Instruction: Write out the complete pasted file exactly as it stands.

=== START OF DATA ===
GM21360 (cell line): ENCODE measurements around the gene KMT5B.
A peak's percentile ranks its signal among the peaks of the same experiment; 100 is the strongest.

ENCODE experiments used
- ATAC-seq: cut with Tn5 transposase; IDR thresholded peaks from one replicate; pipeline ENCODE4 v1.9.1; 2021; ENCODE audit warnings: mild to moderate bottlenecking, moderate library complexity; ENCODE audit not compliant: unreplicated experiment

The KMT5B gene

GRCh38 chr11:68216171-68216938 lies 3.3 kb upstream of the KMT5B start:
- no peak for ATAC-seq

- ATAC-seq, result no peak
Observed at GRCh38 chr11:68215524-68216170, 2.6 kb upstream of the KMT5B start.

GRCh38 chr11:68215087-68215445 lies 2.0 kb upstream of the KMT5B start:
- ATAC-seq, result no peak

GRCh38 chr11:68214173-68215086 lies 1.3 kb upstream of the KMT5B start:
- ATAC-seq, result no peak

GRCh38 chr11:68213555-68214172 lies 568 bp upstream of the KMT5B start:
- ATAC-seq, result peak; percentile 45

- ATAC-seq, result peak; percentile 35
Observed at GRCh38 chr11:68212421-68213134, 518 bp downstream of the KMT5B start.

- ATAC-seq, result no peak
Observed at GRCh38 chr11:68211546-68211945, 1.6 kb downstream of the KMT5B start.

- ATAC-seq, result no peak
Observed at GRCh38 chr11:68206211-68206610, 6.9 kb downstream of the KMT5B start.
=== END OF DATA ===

GM21360 (cell line): ENCODE measurements around the gene KMT5B.
A peak's percentile ranks its signal among the peaks of the same experiment; 100 is the strongest.

ENCODE experiments used
- ATAC-seq: cut with Tn5 transposase; IDR thresholded peaks from one replicate; pipeline ENCODE4 v1.9.1; 2021; ENCODE audit warnings: mild to moderate bottlenecking, moderate library complexity; ENCODE audit not compliant: unreplicated experiment

The KMT5B gene

GRCh38 chr11:68216171-68216938 lies 3.3 kb upstream of the KMT5B start:
- no peak for ATAC-seq

- ATAC-seq, result no peak
Observed at GRCh38 chr11:68215524-68216170, 2.6 kb upstream of the KMT5B start.

GRCh38 chr11:68215087-68215445 lies 2.0 kb upstream of the KMT5B start:
- ATAC-seq, result no peak

GRCh38 chr11:68214173-68215086 lies 1.3 kb upstream of the KMT5B start:
- ATAC-seq, result no peak

GRCh38 chr11:68213555-68214172 lies 568 bp upstream of the KMT5B start:
- ATAC-seq, result peak; percentile 45

- ATAC-seq, result peak; percentile 35
Observed at GRCh38 chr11:68212421-68213134, 518 bp downstream of the KMT5B start.

- ATAC-seq, result no peak
Observed at GRCh38 chr11:68211546-68211945, 1.6 kb downstream of the KMT5B start.

- ATAC-seq, result no peak
Observed at GRCh38 chr11:68206211-68206610, 6.9 kb downstream of the KMT5B start.